• The periodic recurrence of eclipses after about 18 yr 11 d and the discovery of the Saros cycle is credited to the Chaldaean (=Babylonian) people, and dates back to several hundred years BC.


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    The Fate of Two Chinese Astronomers

    • The occurrence of eclipses has (to this day) instilled fear in people.

    • The ancient Chinese had a lore that the Sun was swallowed by a dragon during an eclipse.

    • Chinese astronomy probably began < 2000 BC although details are largely legendary.

    • The story of two astronomers, Ho and Hi, executed for failing to predict a solar eclipse in 2137 BC may not be true and may refer to two astronomical colleagues of a much later date who died in a civil unrest.


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    Path of Mars from August 1 to October 1, 2003 through the Constellations Capricornus, Aquarius, and Pisces


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    Planetary Motions

    • In addition to the daily motion and the annual motion of the Earth, the planets show motions of their own among the constellations.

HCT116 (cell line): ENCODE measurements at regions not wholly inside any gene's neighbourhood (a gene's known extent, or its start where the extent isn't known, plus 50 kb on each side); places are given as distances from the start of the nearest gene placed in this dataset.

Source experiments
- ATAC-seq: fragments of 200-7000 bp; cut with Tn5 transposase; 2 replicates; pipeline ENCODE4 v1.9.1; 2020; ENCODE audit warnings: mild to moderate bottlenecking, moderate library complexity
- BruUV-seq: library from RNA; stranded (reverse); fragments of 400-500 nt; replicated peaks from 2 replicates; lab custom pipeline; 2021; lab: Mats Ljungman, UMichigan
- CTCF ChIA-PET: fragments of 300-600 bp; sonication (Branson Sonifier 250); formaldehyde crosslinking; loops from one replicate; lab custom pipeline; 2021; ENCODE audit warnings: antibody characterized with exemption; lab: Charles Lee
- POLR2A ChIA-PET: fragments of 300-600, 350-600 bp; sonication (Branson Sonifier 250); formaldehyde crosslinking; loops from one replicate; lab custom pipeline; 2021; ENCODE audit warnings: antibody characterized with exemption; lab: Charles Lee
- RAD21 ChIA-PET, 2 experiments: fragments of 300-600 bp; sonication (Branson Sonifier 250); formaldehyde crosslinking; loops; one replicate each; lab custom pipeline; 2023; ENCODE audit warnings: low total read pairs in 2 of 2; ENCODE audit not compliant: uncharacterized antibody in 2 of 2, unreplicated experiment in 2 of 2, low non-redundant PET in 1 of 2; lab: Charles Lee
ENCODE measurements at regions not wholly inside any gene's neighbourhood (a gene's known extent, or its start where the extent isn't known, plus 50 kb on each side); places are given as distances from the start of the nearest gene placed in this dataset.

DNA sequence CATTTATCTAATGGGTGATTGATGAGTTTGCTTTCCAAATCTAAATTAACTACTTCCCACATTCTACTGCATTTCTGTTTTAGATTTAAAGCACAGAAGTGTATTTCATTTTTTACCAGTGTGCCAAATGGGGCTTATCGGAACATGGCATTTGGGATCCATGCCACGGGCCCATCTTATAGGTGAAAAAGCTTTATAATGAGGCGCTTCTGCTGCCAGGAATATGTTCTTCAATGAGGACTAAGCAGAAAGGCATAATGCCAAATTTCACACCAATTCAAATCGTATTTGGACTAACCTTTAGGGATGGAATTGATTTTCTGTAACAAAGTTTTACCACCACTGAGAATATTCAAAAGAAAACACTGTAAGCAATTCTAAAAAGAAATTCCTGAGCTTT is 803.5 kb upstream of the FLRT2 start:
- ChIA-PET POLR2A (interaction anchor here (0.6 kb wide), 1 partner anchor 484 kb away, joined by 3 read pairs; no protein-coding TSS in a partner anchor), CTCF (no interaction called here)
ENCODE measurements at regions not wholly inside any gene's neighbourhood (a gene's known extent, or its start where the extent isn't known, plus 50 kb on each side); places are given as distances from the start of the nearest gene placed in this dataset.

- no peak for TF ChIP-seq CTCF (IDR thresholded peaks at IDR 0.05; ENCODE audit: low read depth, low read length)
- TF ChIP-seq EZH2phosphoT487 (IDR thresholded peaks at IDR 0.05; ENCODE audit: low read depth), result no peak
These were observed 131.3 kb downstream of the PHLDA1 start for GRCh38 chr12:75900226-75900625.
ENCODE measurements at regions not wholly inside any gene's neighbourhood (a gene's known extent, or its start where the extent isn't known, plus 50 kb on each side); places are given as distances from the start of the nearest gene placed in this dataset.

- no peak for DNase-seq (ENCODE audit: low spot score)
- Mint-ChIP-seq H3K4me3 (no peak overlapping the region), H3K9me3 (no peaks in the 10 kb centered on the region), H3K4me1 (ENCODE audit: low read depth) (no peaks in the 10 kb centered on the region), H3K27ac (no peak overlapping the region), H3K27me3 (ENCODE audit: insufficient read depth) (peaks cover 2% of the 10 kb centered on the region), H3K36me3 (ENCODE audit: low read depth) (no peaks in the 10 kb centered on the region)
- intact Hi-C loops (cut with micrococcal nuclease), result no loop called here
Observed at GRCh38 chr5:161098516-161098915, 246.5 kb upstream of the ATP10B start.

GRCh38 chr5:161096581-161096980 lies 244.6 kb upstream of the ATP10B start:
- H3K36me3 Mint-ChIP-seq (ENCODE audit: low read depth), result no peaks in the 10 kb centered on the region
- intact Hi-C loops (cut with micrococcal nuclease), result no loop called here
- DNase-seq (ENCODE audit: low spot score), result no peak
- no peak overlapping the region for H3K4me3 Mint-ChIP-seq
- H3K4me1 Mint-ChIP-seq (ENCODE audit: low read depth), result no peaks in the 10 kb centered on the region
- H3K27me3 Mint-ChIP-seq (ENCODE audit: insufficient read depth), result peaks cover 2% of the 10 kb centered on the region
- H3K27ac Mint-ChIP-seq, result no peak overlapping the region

• The word planet derives itself from the Greek word for “wanderer”, implying that the planets move with respect to the fixed stars.


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    • A planet’s motion eastward is called direct as it follows the motions of the Sun and the Moon across the sky.

    • The westward, looping motion of the planets is called retrograde.

    • It poses a great challenge for Earth-centered cosmologies (discussed later and revolutionized with Copernicus’s view of a Sun-centered solar system).


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    • The apparent paths of the planets on the celestial sphere are slightly N and S of the ecliptic, but in the zodiac.

    • This is so because the planets’ orbits are a little, but not very much, tilted with respect to the Earth’s orbit.